Maximizing the benefits of steel framing

The Trafalgar Campus of Sheridan College’s student residence features loadbearing cold-formed steel installed when outside temperatures ranged between –10 and –20 C (–4 and 14 F). Advanced planning allowed the project to span a tough winter without losing any ground on its construction timeline.

Lowering total construction cost
Cold-formed steel buildings also offer significant cost benefits when the total cost of construction is considered. Here are five ways cold-formed steel framing systems can lower total construction costs.

High strength-to-weight ratio
Steel framing possesses an impressive strength-to-weight ratio. Being strong and relatively lightweight, cold-formed steel systems reduce a building’s total load, which in turn allows the owner to save costs, beginning at the foundation.

Panelization
Building cold-formed steel wall panels offsite reduces onsite labour costs and construction waste. Creating cold-formed steel components to exact measurements cuts the total project cycle time and improves quality control.

Shorter project cycles
The predictability and accuracy that accompany steel components speed up the process and allow follow-on trades to get to work sooner. Shorter construction timeframes reduce interim financing costs for projects and narrow the window of construction-related liability, which allows for earlier building occupancy. In the case of GK York Management Services’ Brantford project, the steel system cut the construction timeline by six to eight weeks, allowing the company to begin its rent cycle sooner and net $100,000 in earlier rent collections.

Lower fire- and safety-related costs
Steel is noncombustible in nature, so it minimizes the risk of fire spreading to adjacent buildings. Many municipalities in British Columbia require developers to submit detailed fire-safety plans when applying for building permits. Some mandate sprinklers and standpipes be in place on floors where work is underway, and require additional safety supervision such as fire watches during hot work—all costly safety practices not required for noncombustible cold-formed steel buildings.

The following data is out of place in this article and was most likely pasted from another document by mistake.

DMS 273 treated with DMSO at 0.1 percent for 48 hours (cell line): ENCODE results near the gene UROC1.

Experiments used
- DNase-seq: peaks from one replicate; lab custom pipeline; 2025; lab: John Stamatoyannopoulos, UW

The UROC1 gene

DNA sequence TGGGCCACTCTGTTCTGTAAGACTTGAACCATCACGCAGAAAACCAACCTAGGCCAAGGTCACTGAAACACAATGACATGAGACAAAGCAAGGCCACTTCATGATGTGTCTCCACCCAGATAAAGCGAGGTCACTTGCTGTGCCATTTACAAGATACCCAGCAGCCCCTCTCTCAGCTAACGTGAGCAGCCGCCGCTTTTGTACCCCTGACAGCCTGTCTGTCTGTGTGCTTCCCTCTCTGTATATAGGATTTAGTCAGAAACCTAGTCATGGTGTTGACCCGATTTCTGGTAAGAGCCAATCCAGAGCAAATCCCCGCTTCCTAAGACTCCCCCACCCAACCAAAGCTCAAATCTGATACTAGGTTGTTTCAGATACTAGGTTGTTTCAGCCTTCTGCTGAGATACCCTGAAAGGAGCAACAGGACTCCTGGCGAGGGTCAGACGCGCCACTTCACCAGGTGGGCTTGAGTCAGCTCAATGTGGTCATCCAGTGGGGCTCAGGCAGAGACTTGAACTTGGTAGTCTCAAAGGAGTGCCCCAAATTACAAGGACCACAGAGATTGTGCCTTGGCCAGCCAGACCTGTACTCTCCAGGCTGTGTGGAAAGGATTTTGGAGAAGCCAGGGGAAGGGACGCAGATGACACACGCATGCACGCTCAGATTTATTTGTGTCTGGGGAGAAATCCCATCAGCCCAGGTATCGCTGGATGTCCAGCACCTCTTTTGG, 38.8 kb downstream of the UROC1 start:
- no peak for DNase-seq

Steel was the material of choice for Manitoba’s Churchill Northern Studies Centre. Steel’s durability helps the building stand up to harsh winter conditions and endure damage caused by polar bears in the region.
Photo courtesy Prairie Architects Inc.

Not only does reducing fire risk put less burden on firefighters and project budgets, but it also puts less burden on building owners by reducing the possibility of subsequent legal actions due to a construction or building fire resulting in damage to, or destruction of, adjacent properties.

No mandated site security
Several Canadian jurisdictions require builders to post 24-hour security guards at wood-framed construction sites. One builder reported paying up to $10,000 per month for these security details. Steel-framed projects do not have such hidden site construction costs.

Conclusion
Cold-formed steel not only permits flexibility for year-round building, but also lends itself to shorter timelines, sustainability, and cost savings. This is not to mention its impressive durability—just ask the polar bears in Manitoba if you are not convinced.

Dan Snyder is director of BuildSteel, a collaboration of both steel and construction industry organizations that provides educational resources for building professionals on the uses and benefits of cold-formed steel framing. With 19 total years of experience in the steel industry, Snyder is a member of BuildSteel’s project assistance team, where he provides assistance for construction projects using cold-formed steel framing. He also serves as director of business development for the Steel Market Development Institute (SMDI), concentrating mainly on the commercial construction, transportation, and infrastructure markets. He holds degrees from Pennsylvania State University and John Hopkins University. Snyder can be reached via e-mail at dsnyder@steel.org.

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